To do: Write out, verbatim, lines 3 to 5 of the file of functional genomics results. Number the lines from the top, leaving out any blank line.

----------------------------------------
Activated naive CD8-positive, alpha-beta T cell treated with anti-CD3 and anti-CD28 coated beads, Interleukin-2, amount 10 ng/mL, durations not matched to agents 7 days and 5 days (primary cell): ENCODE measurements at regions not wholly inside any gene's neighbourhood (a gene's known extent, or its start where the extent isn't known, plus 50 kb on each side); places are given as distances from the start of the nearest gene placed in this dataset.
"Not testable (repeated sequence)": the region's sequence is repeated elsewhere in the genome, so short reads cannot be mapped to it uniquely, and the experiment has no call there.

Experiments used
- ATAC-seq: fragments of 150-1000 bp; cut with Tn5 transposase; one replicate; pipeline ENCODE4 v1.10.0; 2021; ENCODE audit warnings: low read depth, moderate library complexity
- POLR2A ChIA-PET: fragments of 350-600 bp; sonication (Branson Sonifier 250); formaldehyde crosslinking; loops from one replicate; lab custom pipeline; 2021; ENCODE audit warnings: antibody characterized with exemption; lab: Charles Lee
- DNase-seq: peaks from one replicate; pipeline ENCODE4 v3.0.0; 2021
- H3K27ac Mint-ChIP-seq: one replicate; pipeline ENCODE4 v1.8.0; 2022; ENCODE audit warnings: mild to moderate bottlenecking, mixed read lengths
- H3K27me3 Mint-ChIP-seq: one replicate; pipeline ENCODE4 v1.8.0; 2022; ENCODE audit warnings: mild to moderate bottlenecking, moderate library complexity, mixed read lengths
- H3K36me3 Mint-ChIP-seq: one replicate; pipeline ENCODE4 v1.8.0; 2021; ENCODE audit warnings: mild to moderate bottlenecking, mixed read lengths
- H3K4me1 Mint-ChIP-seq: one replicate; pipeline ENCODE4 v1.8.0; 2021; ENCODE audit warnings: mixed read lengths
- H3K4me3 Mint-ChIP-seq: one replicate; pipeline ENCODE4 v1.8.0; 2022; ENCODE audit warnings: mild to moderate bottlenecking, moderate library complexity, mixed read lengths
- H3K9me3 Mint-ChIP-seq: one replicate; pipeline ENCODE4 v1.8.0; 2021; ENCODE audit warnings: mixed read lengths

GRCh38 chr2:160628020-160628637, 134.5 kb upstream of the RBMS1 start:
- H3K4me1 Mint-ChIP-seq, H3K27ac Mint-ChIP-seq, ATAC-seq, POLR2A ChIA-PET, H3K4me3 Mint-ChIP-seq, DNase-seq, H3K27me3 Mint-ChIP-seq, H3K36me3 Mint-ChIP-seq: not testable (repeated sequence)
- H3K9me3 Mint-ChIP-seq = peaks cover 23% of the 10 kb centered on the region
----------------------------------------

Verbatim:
Experiments used
- ATAC-seq: fragments of 150-1000 bp; cut with Tn5 transposase; one replicate; pipeline ENCODE4 v1.10.0; 2021; ENCODE audit warnings: low read depth, moderate library complexity
- POLR2A ChIA-PET: fragments of 350-600 bp; sonication (Branson Sonifier 250); formaldehyde crosslinking; loops from one replicate; lab custom pipeline; 2021; ENCODE audit warnings: antibody characterized with exemption; lab: Charles Lee